Katumbi a ticking bomb for DRC stability …SADC called to intervene

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By Colleta Dewa

Johannesburg - Political analysts in South Africa have urged the Southern African Development Community (SADC) and authorities in the Democratic Republic of Congo (DRC) to urgently address the matter of the DRC opposition leader Moise Katumbi saying the issue is a ticking bomb whose explosion might cause worse instability in the volatile Southern African country.

The analysis comes following the march by Katumbi’s supporters in South Africa on Monday.

The supporters marched to Luthuli House demanding that the ANC intervene and allow their leader to contest in the DRC elections scheduled for December this year.

However, according to the DRC constitution, participants were supposed to have filled their candidacy papers by August 8.

Speaking to The Southern Times, political analyst Gelly Musindo said unresolved issues are the source of future destabilisation. 

“This issue has already proved to be a cause for attention. DRC needs a permanent solution to its political unrest. The Katumbi issue should not be ignored at all. I really think SADC should do something about the matter. It is unfortunate the supporters here are demanding a solution from the ANC but I think it requires a collective approach beyond a certain political party,” she said.

Katumbi, who is former governor of the DRC’s mineral-rich Katanga province, was barred from entering the country to lodge his papers for participating in the elections.

His supports in South Africa said they want the ANC to intervene and persuade outgoing President Joseph Kabila to allow Katumbi to return home and contest in the elections.

They were also demanding that SA President Cyril Ramaphosa should block Kabila from interfering with the electoral process.

One of the supporters who spoke to The Southern Times said they had pinned their hope on the ANC since they believed that president Ramaphosa was the one who managed to convince Kabila to step down.

“It is the ANC president, who urged Kabila to cease power, so we are now asking him to again put pressure on him so that he allows our leader to exercise his constitutional right and contest the elections. As supporters of Katumbi, we are grateful to South Africa for its efforts in ensuring peace in DRC by appointing Thabo Mbeki as an envoy to monitor the elections,” he said.

Earlier this month, Katumbi was quoted in a tweet castigating Kabila’s government for denying him entry into the country.

"The regime prohibits my landing and barricades the border ... My crime? Wanting to enter my country and lodge my candidacy," he said.

The DRC government last week issued an international arrest warrant for Katumbi, who has been in exile since 2016.

Munya Bonjo, a political analyst, said the move by the government to deny Katumbi access to his country was a great threat to democracy and a test to the regional bloc.

“Tension is going to escalate in the DRC. I am of the view that Katumbi’s supports, who marched today, have a strong case. SADC should not let such abuse of power and threats to stability go on. 

Today it is DRC but we never know who will be next.

“It is also ironic that the opposition supporters staged their march just a day after the SADC was sitting in Namibia. I really wish they could have helped knock sense into one of theirs, Kabila to allow fairness to prevail in this case. Remember DRC is a threat to regional security. Every SADC country is affected when one is one fire,” he said.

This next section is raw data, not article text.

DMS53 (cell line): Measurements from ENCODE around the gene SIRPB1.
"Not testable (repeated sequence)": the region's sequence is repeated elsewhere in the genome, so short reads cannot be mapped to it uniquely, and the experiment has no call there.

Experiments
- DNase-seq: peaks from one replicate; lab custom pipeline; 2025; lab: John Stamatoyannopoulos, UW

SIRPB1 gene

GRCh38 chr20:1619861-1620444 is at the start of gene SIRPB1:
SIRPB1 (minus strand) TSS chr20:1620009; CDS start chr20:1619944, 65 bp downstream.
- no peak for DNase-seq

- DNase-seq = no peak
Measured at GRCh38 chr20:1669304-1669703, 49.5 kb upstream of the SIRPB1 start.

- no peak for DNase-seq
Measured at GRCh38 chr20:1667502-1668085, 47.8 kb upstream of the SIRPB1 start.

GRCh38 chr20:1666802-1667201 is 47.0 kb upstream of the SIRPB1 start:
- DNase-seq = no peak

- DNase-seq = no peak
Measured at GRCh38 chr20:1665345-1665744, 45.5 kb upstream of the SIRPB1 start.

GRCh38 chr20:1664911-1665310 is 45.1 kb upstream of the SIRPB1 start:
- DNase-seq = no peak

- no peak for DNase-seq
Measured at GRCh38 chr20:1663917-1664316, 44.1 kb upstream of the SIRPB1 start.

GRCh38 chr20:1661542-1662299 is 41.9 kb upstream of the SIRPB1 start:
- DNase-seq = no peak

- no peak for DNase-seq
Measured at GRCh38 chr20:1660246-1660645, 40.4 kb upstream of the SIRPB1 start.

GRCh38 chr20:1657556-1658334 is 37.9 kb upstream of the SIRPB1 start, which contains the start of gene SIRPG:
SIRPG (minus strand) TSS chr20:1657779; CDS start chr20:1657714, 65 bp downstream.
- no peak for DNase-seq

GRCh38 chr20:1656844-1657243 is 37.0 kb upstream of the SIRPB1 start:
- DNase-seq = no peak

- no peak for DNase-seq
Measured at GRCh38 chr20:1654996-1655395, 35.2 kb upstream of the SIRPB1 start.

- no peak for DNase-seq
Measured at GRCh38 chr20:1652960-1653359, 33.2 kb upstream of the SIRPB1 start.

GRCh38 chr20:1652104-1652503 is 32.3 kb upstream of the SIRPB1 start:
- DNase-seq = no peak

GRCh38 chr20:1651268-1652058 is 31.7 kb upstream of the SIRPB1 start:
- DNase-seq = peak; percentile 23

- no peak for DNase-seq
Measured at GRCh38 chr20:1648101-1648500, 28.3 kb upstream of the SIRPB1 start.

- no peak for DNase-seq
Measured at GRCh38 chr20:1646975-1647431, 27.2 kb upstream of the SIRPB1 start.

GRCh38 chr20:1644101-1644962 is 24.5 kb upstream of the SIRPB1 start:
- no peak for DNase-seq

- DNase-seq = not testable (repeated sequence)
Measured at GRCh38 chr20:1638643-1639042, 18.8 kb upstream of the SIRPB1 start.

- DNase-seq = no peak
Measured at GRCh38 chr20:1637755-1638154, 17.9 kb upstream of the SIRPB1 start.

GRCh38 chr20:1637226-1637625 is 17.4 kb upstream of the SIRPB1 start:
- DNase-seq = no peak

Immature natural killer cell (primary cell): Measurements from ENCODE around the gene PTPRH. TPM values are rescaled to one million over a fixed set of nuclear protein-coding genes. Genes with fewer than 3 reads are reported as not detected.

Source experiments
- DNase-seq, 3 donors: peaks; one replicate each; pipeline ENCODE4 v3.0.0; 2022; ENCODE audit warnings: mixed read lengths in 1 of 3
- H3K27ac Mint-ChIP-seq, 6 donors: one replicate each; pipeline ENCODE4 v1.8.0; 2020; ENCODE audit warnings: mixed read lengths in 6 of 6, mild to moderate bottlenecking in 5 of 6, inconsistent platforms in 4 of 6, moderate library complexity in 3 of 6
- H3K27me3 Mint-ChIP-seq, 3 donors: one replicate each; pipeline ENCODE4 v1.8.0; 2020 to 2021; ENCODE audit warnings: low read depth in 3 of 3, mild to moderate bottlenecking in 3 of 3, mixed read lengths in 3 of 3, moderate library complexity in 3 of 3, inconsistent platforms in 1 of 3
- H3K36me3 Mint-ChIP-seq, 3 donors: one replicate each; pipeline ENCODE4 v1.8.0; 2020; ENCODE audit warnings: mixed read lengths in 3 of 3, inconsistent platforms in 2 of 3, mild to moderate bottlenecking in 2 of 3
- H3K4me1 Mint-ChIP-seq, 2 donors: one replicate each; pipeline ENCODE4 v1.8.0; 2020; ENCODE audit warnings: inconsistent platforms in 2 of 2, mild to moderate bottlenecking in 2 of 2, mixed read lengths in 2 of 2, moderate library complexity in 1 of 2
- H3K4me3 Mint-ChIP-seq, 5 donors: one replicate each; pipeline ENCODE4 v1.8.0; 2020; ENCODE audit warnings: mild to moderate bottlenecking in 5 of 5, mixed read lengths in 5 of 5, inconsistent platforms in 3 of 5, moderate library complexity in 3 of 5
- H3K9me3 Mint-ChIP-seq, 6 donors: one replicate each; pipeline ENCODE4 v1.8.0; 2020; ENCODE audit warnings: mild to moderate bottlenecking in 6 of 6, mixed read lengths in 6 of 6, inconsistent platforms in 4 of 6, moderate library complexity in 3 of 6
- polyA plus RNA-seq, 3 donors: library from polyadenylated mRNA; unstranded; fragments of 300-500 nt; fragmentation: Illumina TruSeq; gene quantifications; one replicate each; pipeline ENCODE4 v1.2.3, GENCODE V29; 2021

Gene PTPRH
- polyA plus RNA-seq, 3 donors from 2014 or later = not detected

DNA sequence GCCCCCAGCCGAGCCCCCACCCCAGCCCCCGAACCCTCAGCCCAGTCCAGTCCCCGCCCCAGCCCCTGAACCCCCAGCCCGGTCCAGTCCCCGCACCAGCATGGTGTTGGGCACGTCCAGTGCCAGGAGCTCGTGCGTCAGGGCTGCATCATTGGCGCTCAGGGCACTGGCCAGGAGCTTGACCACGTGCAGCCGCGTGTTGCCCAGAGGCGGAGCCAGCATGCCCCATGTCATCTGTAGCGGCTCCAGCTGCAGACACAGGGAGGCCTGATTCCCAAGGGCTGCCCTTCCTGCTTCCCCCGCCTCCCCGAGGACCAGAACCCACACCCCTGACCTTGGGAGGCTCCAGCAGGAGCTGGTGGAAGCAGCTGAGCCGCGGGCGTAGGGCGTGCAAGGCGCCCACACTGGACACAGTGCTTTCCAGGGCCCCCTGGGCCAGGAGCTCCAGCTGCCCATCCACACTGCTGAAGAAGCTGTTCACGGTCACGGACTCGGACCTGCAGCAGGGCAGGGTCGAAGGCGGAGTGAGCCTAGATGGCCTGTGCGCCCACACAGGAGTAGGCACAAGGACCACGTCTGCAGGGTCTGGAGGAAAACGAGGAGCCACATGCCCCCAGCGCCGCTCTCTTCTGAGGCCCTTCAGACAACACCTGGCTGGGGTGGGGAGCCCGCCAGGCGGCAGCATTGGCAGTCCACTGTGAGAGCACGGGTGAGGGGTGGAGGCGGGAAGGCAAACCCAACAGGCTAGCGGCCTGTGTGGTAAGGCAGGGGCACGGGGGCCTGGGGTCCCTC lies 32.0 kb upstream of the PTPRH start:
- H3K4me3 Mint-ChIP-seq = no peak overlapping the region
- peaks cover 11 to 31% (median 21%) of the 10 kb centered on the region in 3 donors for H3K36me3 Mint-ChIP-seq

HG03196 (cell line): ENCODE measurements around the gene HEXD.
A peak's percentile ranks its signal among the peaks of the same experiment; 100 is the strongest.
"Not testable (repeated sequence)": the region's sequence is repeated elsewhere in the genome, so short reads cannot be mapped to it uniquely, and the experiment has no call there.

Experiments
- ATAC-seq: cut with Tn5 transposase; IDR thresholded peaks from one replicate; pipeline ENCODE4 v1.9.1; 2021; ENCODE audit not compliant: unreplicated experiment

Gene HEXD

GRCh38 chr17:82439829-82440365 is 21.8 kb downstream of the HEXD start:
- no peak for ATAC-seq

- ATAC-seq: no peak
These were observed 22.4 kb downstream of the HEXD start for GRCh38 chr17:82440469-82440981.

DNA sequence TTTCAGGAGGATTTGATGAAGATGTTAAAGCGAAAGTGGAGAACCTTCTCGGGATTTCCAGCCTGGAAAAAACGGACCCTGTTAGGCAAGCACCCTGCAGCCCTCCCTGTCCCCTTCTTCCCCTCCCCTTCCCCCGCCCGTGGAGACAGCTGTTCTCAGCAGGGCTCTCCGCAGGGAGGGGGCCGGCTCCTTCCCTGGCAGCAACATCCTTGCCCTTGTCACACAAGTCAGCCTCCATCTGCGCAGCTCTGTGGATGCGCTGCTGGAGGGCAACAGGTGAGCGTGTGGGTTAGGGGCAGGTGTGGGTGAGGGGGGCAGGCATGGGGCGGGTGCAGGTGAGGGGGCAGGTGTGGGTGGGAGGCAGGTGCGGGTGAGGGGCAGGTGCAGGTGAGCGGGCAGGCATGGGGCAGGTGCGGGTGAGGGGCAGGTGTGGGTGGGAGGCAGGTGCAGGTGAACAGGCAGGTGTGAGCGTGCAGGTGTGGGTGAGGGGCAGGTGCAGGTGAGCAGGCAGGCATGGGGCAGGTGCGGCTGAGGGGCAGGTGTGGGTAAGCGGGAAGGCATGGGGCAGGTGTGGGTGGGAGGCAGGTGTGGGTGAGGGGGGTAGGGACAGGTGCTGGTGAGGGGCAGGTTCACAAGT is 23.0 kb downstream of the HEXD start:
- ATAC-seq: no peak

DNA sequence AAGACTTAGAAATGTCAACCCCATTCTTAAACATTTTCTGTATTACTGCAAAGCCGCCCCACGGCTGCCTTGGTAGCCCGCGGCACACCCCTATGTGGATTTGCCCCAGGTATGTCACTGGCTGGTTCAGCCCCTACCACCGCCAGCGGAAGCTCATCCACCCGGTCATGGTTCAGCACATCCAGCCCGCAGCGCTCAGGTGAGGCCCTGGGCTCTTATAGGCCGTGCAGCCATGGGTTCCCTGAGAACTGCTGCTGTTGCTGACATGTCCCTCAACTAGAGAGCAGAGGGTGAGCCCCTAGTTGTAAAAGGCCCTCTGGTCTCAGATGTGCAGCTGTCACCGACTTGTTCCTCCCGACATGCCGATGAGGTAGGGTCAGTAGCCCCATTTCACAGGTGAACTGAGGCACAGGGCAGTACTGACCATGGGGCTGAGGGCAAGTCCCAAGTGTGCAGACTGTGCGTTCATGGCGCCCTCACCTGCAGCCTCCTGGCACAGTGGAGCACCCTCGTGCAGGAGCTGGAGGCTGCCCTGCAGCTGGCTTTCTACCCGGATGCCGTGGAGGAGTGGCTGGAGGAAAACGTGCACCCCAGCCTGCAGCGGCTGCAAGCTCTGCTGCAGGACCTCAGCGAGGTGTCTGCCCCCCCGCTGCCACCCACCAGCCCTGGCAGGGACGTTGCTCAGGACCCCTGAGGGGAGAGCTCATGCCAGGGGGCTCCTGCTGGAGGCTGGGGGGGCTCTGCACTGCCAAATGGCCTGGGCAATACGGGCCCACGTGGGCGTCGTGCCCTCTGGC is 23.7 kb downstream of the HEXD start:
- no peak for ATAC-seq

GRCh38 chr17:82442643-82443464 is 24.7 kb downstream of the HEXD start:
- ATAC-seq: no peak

Katumbi was convicted in absentia in 2016 for alleged real estate fraud as well as accusations of hiring mercenaries and possessing dual nationality.

He denied all the charges saying they were aimed at frustrating his efforts for partaking in the election.

Efforts by The Southern Times to get a comment from the DRC Ambassador in Pretoria were fruitless, as his office said he was out of town.

 

Bemba supports Katumbi

Another opposition leader in the DRC, who is also a former vice president and former rebel leader Jean-Pierre Bemba and has been in exile for 11 years, said the Katumbi situation was unfortunate.

Bemba was allowed to launch his bid for presidency and he is back in the DRC.

Earlier he told journalists that he wished authorities had found a solution to the Katumbi issue.

"I feel very sorry for Mr Katumbi, who they don't allow to come back to his own country. Everybody should be able to participate in the election. Exclusion is not good for the country and for the unity of the country," he said.

In June, the International Criminal Court in The Hague, the Netherlands, overturned a war crimes conviction against Bemba.

The ICC ruled that he could not be held responsible for atrocities carried out by troops under his control in the neighbouring Central African Republic.

He urged opposition parties to field a single presidential candidate.

"We have to be united because as you know we have just one run of the elections. If we want to win and bring new change in Congo, we need to be one," he said.

Speaking to The Southern Times regarding the ICC, Dr Godard Tshuma said the ICC has flaws that are slowly being exposed.

“I have my own reservations when it comes to the ICC. 

It seems to me that the organisation was set to intimidate weaker members. To cut the story short, what did the ICC do regarding the US-Iraq confrontation?” he asked.

 

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